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Logo of Phnom Penh Post newspaper Phnom Penh Post - Ministry of Defense commissions 83 new generals

Ministry of Defense commissions 83 new generals

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IN A MILITARY with an already disproportionately high percentage of officers compared to regular soldiers, the Ministry of Defense recently promoted 80 colonels to one-star generals, while five brigadier generals received an extra star on their lapels. At the same time, three former Khmer Rouge commanders, Pol Ngorn, Khem Ngun and Khem Tem, were appointed brigadier generals.

General Tea Banh gives General Ou Kim Neun a new star

This latest series of promotions comes at a time when pending military reform threatens to reduce and restructure the Cambodian armed forces that are already heavily overstocked.

However, a military analyst points out that the move may not be completely contradictory to future demobilization and reform plans.

Half of the newly-promoted officers are not CPP-aligned, but are primarily Funcinpec loyalists who have been left out in earlier promotion bouts. Upgrading their ranks is an important step in creating a politically neutral and balanced military.

"From a military point of view, the promotions make no sense. There is nothing professional in them at all. But politically it has some positive points," says the analyst.

"The defense is heading toward some hard decisions in terms of demobilization and reform. This helps create a certain normalization before the restructuring begins."

Co-minister of Defense Tea Banh refused to comment on the promotions, saying that they had already taken place, so there was nothing to talk about.

Meanwhile, Senator Nhek Bun Chhay welcomed the move warmly. Among the promoted officers are several of the former rebel fighters that he led after the factional fighting in July 1997.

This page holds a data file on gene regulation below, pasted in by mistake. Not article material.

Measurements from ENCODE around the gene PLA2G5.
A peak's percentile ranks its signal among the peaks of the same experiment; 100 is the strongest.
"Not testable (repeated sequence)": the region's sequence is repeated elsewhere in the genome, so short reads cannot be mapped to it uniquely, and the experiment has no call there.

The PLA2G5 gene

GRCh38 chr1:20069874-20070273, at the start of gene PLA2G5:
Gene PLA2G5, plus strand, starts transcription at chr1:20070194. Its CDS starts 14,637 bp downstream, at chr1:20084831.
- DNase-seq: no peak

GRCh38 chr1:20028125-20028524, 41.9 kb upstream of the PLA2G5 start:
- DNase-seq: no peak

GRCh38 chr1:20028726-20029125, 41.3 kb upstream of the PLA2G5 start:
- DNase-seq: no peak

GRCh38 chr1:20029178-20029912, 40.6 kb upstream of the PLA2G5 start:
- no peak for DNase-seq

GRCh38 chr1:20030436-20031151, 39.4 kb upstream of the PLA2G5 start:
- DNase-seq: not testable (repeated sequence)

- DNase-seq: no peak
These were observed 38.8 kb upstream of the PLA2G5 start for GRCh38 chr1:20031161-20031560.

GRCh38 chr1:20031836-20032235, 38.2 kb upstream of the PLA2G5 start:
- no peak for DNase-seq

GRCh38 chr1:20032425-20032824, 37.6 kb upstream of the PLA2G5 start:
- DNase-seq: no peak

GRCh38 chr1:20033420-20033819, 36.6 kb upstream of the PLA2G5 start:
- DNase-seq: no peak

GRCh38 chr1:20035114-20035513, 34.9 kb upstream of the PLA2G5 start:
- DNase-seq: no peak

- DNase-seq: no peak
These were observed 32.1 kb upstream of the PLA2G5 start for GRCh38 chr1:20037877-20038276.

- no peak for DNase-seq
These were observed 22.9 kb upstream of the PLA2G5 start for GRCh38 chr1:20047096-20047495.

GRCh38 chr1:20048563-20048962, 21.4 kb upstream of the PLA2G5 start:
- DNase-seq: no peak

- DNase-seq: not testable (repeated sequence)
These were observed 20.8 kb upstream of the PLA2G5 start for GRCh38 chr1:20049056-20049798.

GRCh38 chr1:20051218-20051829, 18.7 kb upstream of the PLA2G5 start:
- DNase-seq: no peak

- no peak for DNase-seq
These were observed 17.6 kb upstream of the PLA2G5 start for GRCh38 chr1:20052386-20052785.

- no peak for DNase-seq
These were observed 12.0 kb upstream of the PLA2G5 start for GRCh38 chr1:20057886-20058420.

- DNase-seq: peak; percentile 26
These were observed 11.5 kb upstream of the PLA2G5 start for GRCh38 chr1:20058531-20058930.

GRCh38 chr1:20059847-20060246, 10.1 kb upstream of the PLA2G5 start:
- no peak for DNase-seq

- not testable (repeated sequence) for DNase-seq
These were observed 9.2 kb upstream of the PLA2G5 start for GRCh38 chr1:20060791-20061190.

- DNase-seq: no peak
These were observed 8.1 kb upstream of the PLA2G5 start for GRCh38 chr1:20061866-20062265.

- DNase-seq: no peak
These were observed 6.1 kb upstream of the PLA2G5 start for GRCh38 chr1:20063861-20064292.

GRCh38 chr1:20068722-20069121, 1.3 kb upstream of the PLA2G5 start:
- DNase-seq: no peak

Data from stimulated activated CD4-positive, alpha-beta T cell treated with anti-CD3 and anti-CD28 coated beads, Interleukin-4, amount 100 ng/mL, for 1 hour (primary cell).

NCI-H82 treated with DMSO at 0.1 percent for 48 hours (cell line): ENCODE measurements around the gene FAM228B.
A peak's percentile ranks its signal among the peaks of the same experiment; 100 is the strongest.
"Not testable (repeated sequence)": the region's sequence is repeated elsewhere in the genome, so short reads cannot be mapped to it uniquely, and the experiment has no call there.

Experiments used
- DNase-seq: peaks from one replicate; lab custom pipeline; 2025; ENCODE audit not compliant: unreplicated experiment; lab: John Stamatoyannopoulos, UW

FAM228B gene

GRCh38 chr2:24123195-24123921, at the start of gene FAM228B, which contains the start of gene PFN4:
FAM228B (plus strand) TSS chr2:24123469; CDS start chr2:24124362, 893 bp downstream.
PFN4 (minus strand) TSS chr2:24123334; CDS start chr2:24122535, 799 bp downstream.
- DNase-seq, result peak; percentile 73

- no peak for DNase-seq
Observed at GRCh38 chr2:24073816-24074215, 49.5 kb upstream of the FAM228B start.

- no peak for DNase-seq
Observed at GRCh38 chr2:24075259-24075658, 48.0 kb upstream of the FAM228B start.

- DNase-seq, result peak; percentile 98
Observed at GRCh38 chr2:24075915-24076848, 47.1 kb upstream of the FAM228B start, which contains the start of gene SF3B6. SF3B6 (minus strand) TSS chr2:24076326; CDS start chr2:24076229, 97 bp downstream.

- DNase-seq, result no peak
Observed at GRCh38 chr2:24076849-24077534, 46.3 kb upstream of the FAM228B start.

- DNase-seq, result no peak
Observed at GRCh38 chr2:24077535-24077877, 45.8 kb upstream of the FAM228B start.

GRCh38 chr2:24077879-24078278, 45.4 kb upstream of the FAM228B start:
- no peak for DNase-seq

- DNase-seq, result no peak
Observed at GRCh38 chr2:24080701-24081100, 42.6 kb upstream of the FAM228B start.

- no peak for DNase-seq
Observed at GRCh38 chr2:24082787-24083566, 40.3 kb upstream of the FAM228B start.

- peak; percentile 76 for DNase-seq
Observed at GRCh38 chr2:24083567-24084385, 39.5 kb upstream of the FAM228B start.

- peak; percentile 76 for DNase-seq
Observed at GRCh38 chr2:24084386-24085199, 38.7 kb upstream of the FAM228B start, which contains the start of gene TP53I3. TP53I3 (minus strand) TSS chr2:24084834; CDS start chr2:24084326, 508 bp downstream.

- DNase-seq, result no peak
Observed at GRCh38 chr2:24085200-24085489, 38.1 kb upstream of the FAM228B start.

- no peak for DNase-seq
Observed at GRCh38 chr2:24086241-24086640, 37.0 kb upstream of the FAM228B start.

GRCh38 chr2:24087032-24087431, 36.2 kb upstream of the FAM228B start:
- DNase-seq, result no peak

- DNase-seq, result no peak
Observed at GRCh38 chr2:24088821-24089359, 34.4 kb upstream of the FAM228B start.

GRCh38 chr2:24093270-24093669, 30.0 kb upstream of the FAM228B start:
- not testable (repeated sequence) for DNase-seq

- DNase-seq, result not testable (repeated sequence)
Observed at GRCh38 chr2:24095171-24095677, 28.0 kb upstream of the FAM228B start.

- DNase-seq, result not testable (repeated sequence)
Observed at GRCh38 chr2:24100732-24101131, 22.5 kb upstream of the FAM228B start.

While almost all of Bun Chhay's 5,000 rebel soldiers were fully reintegrated in the armed forces in February this year, more than 100 officers have been waiting until now to receive their military identity cards and official commissions.

During the last two weeks, cards have been issued and positions delegated to all former rebel officers who are now waiting to be dispatched to military regions around the country - some with newly granted promotions in their pockets.

"This is very good news. Now everything will be just like before for the officers," Bun Chhay said last week.

He also contended that any remaining former rebel fighters will soon be reintegrated into RCAF as well. According to Bun Chhay, another 5,000 discharged soldiers are still waiting in villages near the Thai border and approximately 1,000 weapons have yet to be handed in.

The slow process of verifying names and identities of these 5,000 men continues. But the military analyst doubts that they will ever be allowed into the armed forces.

"These people were not on the nominal roles before the July 1997 fighting. They were recruited afterwards and have never been part of the army. I think it is most unlikely that they will ever be let into RCAF."

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